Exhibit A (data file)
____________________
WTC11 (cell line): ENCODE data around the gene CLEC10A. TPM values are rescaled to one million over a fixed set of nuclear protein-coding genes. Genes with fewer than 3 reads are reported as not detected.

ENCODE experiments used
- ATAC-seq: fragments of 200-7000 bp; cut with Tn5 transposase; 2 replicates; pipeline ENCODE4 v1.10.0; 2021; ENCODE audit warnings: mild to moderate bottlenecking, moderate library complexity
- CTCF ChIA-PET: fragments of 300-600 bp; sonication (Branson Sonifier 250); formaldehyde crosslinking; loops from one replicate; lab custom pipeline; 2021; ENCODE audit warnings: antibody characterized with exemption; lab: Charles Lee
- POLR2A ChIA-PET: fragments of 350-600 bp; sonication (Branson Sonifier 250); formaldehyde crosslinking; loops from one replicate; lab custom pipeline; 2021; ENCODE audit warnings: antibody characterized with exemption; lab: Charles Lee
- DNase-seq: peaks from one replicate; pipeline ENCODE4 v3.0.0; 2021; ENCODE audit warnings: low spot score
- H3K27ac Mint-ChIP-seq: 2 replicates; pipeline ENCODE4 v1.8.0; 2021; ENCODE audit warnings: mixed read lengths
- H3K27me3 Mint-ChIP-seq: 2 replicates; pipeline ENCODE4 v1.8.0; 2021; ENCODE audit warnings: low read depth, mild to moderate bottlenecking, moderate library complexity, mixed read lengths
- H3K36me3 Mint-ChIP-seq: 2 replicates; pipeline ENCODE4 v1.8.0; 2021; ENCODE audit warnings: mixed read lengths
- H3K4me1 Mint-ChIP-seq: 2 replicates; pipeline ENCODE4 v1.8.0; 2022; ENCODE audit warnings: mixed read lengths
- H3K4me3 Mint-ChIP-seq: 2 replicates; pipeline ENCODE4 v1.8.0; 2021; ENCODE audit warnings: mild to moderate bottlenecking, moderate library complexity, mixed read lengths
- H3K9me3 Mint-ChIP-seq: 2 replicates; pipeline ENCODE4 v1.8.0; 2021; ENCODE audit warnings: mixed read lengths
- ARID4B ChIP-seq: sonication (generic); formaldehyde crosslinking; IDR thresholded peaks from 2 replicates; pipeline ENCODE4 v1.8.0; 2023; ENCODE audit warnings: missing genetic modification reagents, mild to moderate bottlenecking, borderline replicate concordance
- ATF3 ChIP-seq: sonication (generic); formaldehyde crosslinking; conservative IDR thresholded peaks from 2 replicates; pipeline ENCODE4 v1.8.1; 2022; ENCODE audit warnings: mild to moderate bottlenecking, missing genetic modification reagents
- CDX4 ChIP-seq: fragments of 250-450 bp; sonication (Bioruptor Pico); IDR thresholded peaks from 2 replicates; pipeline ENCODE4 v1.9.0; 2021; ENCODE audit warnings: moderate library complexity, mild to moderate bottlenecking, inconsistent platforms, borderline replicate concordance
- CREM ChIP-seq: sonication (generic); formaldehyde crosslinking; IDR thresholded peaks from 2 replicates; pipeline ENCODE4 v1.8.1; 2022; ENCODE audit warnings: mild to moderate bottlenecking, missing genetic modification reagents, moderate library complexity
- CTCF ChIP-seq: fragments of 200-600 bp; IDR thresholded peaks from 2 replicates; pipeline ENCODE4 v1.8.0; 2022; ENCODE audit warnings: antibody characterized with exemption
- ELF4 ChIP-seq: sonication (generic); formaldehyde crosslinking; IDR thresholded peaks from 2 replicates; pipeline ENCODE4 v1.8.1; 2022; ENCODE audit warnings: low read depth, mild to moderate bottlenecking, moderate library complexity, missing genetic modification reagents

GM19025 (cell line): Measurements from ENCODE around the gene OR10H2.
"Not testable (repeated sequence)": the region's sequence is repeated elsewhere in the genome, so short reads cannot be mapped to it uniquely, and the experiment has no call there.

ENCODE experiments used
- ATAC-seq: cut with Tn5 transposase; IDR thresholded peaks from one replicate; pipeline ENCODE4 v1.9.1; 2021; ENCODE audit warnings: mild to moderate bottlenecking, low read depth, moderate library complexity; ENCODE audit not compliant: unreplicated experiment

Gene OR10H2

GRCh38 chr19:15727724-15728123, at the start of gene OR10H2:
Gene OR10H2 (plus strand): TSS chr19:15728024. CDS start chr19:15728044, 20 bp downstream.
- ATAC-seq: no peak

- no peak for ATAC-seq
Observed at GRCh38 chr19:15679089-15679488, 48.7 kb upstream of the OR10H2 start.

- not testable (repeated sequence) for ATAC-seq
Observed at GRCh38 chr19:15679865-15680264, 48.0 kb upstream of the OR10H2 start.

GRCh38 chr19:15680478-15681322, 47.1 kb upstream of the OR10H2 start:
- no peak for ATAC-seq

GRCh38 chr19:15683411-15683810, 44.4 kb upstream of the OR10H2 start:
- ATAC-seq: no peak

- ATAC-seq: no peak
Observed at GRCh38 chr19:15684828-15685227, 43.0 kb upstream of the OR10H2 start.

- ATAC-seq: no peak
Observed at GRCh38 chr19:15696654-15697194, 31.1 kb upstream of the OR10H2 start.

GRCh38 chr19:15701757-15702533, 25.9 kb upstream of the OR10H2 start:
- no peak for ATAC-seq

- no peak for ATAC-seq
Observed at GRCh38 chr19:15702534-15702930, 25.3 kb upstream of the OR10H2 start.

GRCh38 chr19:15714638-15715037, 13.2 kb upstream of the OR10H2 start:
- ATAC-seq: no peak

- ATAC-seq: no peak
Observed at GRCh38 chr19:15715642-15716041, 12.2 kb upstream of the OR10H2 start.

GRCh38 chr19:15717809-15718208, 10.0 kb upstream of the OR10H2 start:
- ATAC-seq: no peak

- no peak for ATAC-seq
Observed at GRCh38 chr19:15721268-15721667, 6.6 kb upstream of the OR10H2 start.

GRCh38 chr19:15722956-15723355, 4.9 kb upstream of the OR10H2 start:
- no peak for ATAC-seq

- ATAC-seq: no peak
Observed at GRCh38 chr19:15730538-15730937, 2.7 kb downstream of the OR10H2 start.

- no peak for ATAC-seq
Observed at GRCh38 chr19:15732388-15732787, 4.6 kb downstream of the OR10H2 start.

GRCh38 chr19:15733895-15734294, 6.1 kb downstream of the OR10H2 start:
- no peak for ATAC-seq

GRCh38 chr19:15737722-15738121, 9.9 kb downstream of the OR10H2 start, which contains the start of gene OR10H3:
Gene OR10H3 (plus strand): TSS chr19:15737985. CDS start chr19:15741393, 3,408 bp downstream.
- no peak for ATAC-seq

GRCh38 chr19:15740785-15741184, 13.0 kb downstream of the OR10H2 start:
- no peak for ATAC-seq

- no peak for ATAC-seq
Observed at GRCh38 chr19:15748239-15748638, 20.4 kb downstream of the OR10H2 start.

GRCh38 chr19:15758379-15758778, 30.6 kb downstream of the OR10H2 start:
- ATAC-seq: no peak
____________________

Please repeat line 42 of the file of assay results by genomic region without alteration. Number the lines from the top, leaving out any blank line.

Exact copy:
Observed at GRCh38 chr19:15702534-15702930, 25.3 kb upstream of the OR10H2 start.